|dc.description.abstract||The study area, the KwaZulu-Natal Bight, is an oceanographically important area, which, regardless of having two of the most important fisheries off the east coast of South Africa, has received little research attention regarding its biological functioning. Until now chiefly oceanographic processes have been considered the drivers of this generally oligotrophic system. This study seeks to understand which of three important processes, a topographically induced oceanic upwelling cell near Richards Bay, a cyclonic eddy near Durban, or fluvial fluxes centred around the Thukela River, forces ecological functioning through their nutrient or organic matter input. The overall aim of the thesis is to understand the pelagic and benthic ecosystems of the Bight in terms of these drivers through the use of stable isotope (δ¹³C and δ¹⁵N) analyses of a range of biotic and abiotic samples. These were collected on board of a number of research cruises – forming predominantly part of the larger African Coelacanth Ecosystem Programme suite of studies – in the wet and dry seasons of 2010.
Isotopic analyses found distinctions between fluvial and oceanic particulate organic matter and indicate that upwelling was not occurring in either sampling season. Organic matter originating from the Thukela River did not play a significant role in the wet season, although it dominated the planktonic pelagic food web in the dry season. The organic matter of the most productive region in the Bight, the Middle Shelf, was of riverine origin in the dry season, but of indeterminate origin in the wet season when it may have been an artefact of an old upwelling event which had previously occurred to the north of the Bight. There is, however, some evidence suggesting that this organic matter may rather have been of riverine origin, with its δ¹³C signals subsequently having been modified by the diatom bloom occurring there.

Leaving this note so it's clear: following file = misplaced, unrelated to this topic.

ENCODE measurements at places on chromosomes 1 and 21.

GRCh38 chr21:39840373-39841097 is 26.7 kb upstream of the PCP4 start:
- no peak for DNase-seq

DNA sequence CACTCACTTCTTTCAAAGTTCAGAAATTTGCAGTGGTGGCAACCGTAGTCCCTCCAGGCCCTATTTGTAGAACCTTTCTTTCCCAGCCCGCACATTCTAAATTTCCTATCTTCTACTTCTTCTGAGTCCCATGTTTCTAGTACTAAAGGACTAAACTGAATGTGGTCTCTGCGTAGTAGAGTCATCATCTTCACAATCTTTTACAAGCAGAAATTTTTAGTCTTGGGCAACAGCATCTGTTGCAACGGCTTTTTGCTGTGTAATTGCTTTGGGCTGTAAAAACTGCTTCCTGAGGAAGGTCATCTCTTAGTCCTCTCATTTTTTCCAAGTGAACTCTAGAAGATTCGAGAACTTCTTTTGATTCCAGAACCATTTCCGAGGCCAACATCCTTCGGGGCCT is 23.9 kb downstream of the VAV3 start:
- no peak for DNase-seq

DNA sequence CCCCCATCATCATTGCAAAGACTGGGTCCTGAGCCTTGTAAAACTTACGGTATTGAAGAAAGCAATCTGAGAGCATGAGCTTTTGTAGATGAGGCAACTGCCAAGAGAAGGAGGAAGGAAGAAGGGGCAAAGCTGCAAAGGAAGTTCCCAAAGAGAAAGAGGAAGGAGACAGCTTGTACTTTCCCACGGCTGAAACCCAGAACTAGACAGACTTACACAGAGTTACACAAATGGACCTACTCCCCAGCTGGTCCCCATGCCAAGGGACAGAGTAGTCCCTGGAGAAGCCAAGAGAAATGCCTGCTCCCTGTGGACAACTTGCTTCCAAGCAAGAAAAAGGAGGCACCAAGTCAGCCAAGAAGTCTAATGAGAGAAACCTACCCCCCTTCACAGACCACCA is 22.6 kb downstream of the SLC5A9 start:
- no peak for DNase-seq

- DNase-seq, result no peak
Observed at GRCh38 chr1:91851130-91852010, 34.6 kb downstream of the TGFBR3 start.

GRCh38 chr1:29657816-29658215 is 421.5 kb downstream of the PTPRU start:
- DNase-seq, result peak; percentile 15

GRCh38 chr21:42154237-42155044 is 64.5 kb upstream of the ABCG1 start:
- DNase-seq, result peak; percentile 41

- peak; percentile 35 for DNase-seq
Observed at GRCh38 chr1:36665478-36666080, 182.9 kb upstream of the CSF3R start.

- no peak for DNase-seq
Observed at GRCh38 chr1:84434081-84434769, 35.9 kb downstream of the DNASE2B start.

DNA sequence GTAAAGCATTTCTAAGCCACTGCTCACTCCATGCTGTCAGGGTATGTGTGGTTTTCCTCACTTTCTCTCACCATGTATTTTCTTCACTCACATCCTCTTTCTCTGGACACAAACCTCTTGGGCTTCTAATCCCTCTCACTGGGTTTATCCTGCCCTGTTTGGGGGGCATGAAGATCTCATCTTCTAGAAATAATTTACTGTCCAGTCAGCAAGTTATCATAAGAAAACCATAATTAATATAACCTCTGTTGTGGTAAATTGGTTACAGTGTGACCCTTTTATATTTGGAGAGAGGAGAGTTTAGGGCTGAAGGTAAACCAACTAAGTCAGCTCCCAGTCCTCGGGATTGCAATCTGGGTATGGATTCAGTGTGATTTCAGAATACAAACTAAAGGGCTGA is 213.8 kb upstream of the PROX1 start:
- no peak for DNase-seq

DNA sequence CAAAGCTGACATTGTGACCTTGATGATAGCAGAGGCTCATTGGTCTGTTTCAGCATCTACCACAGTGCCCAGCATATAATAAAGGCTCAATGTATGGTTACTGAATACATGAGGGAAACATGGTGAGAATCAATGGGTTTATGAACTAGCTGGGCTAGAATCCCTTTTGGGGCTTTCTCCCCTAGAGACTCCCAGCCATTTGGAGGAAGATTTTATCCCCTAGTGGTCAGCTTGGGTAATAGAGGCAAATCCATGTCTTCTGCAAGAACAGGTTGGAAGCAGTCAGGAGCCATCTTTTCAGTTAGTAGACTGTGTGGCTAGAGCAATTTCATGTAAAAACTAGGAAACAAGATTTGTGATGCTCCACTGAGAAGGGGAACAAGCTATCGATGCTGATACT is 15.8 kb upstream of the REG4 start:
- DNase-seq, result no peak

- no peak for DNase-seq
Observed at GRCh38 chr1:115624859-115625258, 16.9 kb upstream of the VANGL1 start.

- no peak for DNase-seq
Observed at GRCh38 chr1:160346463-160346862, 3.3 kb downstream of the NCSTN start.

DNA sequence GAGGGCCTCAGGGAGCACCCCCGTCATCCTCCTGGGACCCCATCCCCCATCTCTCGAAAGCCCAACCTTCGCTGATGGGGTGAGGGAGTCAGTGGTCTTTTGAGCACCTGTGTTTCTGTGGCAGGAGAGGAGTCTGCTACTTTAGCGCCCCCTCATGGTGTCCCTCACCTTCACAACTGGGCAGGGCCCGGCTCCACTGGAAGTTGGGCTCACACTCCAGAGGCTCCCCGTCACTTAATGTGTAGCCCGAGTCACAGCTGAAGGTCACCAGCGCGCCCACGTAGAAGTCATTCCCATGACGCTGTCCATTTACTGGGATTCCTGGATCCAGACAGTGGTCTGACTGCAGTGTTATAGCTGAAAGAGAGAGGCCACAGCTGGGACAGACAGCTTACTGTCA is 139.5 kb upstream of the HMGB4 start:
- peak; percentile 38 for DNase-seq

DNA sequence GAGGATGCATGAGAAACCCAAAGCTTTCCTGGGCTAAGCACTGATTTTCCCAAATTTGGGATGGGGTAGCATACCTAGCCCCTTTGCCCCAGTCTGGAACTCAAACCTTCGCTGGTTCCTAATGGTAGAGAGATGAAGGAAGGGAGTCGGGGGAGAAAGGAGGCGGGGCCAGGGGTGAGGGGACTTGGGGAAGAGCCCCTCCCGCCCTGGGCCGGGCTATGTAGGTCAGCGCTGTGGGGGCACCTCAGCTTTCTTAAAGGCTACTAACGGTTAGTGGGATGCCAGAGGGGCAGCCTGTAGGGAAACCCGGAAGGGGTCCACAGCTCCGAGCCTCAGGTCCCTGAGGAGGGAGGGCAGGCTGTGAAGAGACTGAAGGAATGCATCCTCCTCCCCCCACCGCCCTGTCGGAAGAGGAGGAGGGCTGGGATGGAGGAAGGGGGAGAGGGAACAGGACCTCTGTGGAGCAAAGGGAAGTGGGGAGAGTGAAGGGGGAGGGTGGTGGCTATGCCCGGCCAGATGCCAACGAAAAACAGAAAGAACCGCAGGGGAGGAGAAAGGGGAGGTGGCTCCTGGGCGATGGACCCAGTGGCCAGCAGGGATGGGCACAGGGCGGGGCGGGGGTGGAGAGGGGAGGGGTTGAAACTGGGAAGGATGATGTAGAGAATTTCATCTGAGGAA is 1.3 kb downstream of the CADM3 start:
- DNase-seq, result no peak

In the demersal ecosystem, sediment isotopic data show organic matter to be well-mixed throughout the Bight in both seasons, with riverine organic matter dominating most of the Bight except its northern and southern edges, where oceanic organic matter increases in importance. Sediment organic matter (most likely via the macrobenthic biota) was deemed an important food source for demersal animals and omnivory an
important feeding strategy. Seasonal studies from 2008 to 2010 in the Thukela Bank area indicate that the demersal animals' stable isotope signatures responded to the seasonal isotopic changes in riverine organic matter, indicating the cross-seasonal importance of this food source to the demersal ecosystem.
Parallel methodological studies examined how routine isotopic sample handling procedures could have affected the results of the ecological studies. These studies suggest that i) effects of preservation/fixation methods and the use of dyes are species-dependant; ii) acidification has no effect on zooplankton isotopic signatures, and that iii) drying methods alone and interactively with multiple thawing and refreezing of samples affect the stable isotope values offish muscle tissues. Recommendations are made for further improvements in methodology and considerations to be taken when processing samples.
Overall, it is concluded that riverine input to the Bight has a more important biological role than previously thought, and that organic matter from this source is an important driver of ecosystems within the Bight throughout the year for the demersal and pelagic ecosystems.||en